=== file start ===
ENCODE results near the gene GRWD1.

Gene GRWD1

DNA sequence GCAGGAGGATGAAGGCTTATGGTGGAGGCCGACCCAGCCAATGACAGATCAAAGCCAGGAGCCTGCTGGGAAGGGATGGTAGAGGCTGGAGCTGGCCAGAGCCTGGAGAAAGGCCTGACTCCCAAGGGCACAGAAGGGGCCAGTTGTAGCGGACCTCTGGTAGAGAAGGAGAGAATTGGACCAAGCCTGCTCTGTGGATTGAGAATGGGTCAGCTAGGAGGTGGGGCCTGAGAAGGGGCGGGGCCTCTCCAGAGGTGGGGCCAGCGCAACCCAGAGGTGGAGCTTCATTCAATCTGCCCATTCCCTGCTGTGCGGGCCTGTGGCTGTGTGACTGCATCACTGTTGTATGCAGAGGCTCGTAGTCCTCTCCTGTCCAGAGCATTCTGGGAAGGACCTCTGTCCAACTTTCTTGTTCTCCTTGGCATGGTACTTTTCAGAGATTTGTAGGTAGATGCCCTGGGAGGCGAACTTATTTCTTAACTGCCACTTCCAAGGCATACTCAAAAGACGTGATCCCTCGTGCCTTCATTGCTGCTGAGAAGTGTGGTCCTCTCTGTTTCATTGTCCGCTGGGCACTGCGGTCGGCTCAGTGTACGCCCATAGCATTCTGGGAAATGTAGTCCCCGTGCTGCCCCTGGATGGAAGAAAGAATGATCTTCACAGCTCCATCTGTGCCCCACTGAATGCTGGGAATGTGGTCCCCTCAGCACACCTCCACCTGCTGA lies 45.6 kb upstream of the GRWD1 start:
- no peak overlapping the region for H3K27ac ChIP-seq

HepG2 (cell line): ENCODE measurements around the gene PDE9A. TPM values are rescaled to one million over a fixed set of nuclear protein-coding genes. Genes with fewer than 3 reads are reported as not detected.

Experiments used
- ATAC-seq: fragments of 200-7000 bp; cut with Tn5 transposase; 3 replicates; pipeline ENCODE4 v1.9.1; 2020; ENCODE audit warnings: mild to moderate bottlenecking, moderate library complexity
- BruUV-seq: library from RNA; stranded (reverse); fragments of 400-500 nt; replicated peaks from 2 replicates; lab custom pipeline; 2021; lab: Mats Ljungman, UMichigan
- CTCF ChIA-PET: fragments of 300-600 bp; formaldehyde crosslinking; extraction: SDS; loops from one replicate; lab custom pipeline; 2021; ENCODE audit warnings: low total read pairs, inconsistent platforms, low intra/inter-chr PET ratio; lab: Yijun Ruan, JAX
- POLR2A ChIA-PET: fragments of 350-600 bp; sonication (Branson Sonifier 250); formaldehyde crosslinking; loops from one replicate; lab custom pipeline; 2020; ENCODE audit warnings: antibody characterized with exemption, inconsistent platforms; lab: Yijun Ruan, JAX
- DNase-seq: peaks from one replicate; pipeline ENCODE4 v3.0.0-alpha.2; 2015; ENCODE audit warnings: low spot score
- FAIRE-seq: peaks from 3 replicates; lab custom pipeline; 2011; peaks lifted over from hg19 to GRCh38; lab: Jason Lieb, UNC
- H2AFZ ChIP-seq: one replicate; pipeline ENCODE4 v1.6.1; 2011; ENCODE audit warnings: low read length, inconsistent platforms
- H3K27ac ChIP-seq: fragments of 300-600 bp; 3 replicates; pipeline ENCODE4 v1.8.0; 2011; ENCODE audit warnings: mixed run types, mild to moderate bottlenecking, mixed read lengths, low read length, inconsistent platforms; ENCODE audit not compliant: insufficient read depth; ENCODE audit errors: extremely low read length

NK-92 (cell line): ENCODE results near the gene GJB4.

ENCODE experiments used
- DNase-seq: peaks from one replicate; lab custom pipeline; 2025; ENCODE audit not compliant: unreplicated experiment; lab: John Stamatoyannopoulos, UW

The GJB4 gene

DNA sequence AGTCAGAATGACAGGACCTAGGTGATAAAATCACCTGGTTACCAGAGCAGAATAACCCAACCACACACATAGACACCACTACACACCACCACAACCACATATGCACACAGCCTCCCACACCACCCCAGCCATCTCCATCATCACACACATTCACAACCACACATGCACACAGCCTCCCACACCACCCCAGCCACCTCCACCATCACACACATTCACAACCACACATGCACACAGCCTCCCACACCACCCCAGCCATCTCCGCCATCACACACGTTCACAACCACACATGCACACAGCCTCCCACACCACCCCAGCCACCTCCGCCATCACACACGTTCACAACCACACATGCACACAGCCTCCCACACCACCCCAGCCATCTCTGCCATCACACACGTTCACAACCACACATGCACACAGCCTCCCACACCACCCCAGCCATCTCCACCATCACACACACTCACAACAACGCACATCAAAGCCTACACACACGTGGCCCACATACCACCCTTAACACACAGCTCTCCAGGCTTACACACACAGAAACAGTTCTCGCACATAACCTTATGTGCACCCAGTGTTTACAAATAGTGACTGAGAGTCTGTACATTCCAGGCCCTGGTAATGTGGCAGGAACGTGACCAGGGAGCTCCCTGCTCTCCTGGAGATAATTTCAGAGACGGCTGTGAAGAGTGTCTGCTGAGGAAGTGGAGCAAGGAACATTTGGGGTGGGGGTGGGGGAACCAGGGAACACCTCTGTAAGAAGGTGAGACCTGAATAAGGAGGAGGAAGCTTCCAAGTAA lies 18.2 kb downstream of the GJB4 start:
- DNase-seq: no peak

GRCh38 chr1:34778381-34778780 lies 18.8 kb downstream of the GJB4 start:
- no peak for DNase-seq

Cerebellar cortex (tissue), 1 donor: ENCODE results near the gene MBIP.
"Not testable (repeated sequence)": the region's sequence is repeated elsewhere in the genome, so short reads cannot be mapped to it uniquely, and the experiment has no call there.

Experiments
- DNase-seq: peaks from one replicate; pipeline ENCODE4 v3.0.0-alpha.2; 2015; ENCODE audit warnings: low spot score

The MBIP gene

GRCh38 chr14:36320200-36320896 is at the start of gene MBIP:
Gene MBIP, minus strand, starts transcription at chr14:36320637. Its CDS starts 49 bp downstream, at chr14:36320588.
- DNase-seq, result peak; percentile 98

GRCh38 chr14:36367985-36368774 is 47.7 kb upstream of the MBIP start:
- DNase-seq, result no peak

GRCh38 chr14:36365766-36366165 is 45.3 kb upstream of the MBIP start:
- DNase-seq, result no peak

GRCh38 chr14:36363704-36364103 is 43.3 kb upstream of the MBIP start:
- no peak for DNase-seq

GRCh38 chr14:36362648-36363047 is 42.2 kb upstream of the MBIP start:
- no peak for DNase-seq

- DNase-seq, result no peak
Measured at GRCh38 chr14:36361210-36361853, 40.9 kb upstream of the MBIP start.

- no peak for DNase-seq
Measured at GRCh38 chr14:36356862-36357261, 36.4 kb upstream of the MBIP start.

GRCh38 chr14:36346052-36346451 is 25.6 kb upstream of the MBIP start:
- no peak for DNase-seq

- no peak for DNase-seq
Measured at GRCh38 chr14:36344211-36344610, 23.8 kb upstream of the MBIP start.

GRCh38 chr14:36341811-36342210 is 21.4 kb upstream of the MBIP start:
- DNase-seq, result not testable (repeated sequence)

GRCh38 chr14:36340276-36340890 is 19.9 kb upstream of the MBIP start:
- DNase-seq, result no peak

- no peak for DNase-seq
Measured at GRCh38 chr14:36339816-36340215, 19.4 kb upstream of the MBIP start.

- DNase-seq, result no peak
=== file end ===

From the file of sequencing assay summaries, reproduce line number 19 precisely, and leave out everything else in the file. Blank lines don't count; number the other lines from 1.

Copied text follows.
DNA sequence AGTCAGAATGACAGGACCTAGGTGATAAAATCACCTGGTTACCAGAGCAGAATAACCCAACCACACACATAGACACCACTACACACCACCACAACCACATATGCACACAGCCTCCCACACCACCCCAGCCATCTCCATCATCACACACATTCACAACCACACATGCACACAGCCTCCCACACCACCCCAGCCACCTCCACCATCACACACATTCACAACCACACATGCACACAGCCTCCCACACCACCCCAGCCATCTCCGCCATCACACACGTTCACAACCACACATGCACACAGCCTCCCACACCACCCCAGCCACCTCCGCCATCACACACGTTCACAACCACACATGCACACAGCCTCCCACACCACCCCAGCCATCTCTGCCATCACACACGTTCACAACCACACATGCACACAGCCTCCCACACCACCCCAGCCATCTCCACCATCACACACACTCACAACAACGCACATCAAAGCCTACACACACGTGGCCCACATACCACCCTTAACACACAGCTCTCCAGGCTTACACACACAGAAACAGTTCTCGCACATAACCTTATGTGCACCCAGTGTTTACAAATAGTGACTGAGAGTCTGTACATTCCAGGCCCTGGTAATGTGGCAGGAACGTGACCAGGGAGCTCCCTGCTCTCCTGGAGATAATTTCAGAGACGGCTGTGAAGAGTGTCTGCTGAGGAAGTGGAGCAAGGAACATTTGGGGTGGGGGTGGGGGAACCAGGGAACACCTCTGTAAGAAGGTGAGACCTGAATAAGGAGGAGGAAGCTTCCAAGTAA lies 18.2 kb downstream of the GJB4 start: